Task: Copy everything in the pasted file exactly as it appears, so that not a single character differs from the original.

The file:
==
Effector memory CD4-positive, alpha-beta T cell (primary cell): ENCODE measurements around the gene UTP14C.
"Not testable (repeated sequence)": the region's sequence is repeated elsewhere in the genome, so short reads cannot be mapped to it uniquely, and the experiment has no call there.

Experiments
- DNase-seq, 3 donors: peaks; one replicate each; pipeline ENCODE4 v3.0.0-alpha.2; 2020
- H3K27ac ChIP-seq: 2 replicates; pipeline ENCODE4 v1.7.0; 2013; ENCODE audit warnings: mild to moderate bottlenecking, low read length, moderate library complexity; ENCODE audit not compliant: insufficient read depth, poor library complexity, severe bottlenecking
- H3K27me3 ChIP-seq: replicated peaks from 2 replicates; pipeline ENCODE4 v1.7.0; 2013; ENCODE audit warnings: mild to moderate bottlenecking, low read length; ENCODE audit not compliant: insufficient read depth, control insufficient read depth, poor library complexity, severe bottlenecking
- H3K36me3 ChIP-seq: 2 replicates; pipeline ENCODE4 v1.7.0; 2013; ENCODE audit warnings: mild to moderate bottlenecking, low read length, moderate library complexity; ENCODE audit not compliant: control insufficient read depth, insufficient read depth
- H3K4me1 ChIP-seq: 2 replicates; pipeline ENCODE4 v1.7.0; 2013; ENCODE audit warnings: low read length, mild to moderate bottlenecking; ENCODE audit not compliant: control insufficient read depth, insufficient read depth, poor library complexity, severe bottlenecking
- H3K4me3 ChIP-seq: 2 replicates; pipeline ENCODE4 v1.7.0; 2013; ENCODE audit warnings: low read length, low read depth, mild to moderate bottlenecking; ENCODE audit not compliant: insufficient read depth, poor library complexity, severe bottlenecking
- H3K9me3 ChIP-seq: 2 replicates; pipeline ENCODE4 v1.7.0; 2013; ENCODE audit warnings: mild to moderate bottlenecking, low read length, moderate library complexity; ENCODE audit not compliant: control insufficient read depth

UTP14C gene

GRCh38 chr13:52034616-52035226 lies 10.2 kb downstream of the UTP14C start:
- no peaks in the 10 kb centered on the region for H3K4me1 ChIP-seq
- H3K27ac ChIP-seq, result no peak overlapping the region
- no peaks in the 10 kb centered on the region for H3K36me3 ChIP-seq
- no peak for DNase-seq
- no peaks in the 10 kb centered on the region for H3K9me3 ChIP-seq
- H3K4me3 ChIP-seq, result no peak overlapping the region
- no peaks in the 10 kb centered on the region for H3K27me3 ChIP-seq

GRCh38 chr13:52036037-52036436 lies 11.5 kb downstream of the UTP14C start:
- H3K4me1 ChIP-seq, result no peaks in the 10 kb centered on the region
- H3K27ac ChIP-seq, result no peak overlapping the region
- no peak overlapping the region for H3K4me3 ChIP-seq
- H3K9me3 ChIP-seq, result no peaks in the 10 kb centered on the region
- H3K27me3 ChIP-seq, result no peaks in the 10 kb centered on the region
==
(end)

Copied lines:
Effector memory CD4-positive, alpha-beta T cell (primary cell): ENCODE measurements around the gene UTP14C.
"Not testable (repeated sequence)": the region's sequence is repeated elsewhere in the genome, so short reads cannot be mapped to it uniquely, and the experiment has no call there.

Experiments
- DNase-seq, 3 donors: peaks; one replicate each; pipeline ENCODE4 v3.0.0-alpha.2; 2020
- H3K27ac ChIP-seq: 2 replicates; pipeline ENCODE4 v1.7.0; 2013; ENCODE audit warnings: mild to moderate bottlenecking, low read length, moderate library complexity; ENCODE audit not compliant: insufficient read depth, poor library complexity, severe bottlenecking
- H3K27me3 ChIP-seq: replicated peaks from 2 replicates; pipeline ENCODE4 v1.7.0; 2013; ENCODE audit warnings: mild to moderate bottlenecking, low read length; ENCODE audit not compliant: insufficient read depth, control insufficient read depth, poor library complexity, severe bottlenecking
- H3K36me3 ChIP-seq: 2 replicates; pipeline ENCODE4 v1.7.0; 2013; ENCODE audit warnings: mild to moderate bottlenecking, low read length, moderate library complexity; ENCODE audit not compliant: control insufficient read depth, insufficient read depth
- H3K4me1 ChIP-seq: 2 replicates; pipeline ENCODE4 v1.7.0; 2013; ENCODE audit warnings: low read length, mild to moderate bottlenecking; ENCODE audit not compliant: control insufficient read depth, insufficient read depth, poor library complexity, severe bottlenecking
- H3K4me3 ChIP-seq: 2 replicates; pipeline ENCODE4 v1.7.0; 2013; ENCODE audit warnings: low read length, low read depth, mild to moderate bottlenecking; ENCODE audit not compliant: insufficient read depth, poor library complexity, severe bottlenecking
- H3K9me3 ChIP-seq: 2 replicates; pipeline ENCODE4 v1.7.0; 2013; ENCODE audit warnings: mild to moderate bottlenecking, low read length, moderate library complexity; ENCODE audit not compliant: control insufficient read depth

UTP14C gene

GRCh38 chr13:52034616-52035226 lies 10.2 kb downstream of the UTP14C start:
- no peaks in the 10 kb centered on the region for H3K4me1 ChIP-seq
- H3K27ac ChIP-seq, result no peak overlapping the region
- no peaks in the 10 kb centered on the region for H3K36me3 ChIP-seq
- no peak for DNase-seq
- no peaks in the 10 kb centered on the region for H3K9me3 ChIP-seq
- H3K4me3 ChIP-seq, result no peak overlapping the region
- no peaks in the 10 kb centered on the region for H3K27me3 ChIP-seq

GRCh38 chr13:52036037-52036436 lies 11.5 kb downstream of the UTP14C start:
- H3K4me1 ChIP-seq, result no peaks in the 10 kb centered on the region
- H3K27ac ChIP-seq, result no peak overlapping the region
- no peak overlapping the region for H3K4me3 ChIP-seq
- H3K9me3 ChIP-seq, result no peaks in the 10 kb centered on the region
- H3K27me3 ChIP-seq, result no peaks in the 10 kb centered on the region